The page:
We are already proving the value of an approach that has offsite construction at its heart. One example that highlights the enormous contribution it can make to net zero projects is the Ministry for Defence’s Net Carbon Accommodation Programme (NetCAP), delivering new carbon-efficient accommodation blocks across the UK Defence Training Estate.
To date, we have delivered blocks with EPC ratings of 12, -5, -7 and most recently -9, meaning they actually generate power for the site. We also achieved a reduction in embodied carbon (tCO2) of some 130 tonnes at no further cost when compared to the first iteration of the building. By treating every project as a prototype for the next, there can be continual feed-forward and product development. We’re now exploring how developments can be taken off grid entirely and scope for neighbourhood buildings to share power.
Delivering these blocks in a shorter timeframe minimised disruption for training troops, while labour was locally sourced, reducing the carbon footprint and helping to boost local economies by providing 400 jobs, 150 of which were new. The programme will run into early 2022 and is set to deliver further improvements on some of these figures.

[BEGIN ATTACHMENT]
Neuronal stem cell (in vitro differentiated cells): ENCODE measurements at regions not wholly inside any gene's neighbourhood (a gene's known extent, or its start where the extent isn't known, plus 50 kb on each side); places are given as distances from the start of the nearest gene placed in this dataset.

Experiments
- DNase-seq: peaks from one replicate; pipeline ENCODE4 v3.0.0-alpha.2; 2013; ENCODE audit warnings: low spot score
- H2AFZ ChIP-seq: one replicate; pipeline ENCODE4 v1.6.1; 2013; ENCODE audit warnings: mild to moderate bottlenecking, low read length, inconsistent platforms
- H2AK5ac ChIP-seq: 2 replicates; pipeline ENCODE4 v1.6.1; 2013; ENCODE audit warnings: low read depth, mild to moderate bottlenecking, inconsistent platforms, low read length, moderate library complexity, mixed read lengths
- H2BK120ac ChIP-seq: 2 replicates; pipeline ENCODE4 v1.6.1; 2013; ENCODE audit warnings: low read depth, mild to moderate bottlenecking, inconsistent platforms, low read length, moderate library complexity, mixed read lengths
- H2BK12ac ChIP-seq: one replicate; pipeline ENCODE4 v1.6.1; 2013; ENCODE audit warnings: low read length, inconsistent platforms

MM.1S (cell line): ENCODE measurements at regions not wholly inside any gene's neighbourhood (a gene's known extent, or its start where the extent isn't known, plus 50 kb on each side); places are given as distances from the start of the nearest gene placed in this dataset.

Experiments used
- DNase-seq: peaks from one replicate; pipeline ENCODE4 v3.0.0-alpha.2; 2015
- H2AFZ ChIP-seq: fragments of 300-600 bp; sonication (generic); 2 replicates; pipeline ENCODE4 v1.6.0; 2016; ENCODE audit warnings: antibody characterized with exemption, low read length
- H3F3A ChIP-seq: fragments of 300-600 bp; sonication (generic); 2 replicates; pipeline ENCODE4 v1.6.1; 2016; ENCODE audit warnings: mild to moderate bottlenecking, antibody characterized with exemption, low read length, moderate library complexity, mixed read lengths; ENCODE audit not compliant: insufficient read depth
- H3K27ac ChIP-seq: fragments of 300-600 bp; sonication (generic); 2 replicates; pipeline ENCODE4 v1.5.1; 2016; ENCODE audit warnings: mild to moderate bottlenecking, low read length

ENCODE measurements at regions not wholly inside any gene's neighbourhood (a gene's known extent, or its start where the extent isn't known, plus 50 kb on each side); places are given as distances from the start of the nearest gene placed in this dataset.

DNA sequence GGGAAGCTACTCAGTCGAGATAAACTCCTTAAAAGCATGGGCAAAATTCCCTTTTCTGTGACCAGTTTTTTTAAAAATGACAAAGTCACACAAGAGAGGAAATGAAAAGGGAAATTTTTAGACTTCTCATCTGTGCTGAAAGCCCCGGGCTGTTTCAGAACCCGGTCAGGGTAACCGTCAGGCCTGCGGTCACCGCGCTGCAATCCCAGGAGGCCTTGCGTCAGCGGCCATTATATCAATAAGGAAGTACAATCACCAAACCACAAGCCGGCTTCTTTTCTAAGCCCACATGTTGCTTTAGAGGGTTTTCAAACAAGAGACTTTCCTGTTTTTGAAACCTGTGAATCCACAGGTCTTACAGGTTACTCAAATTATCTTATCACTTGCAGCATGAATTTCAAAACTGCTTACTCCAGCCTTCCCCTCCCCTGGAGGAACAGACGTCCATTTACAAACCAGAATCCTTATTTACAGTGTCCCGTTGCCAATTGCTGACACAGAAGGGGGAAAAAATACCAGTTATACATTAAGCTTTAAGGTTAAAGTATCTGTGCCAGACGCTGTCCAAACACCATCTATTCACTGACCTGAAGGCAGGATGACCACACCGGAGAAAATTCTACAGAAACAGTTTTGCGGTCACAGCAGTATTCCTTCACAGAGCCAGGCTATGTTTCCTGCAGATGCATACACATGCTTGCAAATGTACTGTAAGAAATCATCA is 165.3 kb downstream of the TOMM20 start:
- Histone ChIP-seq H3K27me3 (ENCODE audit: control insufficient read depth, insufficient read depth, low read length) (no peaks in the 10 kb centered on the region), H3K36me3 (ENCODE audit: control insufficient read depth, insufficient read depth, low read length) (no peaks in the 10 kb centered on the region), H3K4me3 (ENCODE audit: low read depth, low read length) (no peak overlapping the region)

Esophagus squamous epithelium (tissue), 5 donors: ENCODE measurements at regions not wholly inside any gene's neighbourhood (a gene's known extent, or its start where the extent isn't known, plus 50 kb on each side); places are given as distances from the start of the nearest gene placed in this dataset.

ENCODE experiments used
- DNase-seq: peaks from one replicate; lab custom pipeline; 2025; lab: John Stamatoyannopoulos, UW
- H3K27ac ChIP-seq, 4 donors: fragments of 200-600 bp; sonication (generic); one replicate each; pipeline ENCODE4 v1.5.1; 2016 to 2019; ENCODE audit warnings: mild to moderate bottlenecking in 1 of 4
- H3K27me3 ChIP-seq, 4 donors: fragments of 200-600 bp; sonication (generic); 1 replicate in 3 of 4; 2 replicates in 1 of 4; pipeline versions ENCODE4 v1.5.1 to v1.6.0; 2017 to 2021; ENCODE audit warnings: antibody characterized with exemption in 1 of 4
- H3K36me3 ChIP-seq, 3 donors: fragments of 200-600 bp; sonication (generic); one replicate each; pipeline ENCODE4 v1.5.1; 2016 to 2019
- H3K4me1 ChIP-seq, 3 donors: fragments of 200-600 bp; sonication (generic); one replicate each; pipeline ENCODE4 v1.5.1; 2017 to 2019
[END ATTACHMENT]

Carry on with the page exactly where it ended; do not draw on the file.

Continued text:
If this can be achieved on one project, imagine if the same approach was applied to most projects in the construction industry, and not just in the public sector. Rather than being a hinderance to climate change mitigation, we’d be making a valuable contribution and delivering more social value at the same time.
The government is setting out ambitious rebuilding targets in its Project Speed programme, designed to boost the economic recovery in post-pandemic Britain by investing in new green building programmes in all sectors and removing the obstacles that slow them down.
If we don’t adopt modular technology and more progressive, agile business models, it’s going to be a huge challenge to meet the targets that have been set. Now is the time to take affirmative action and turn the tanker of the construction industry to a new, more positive direction.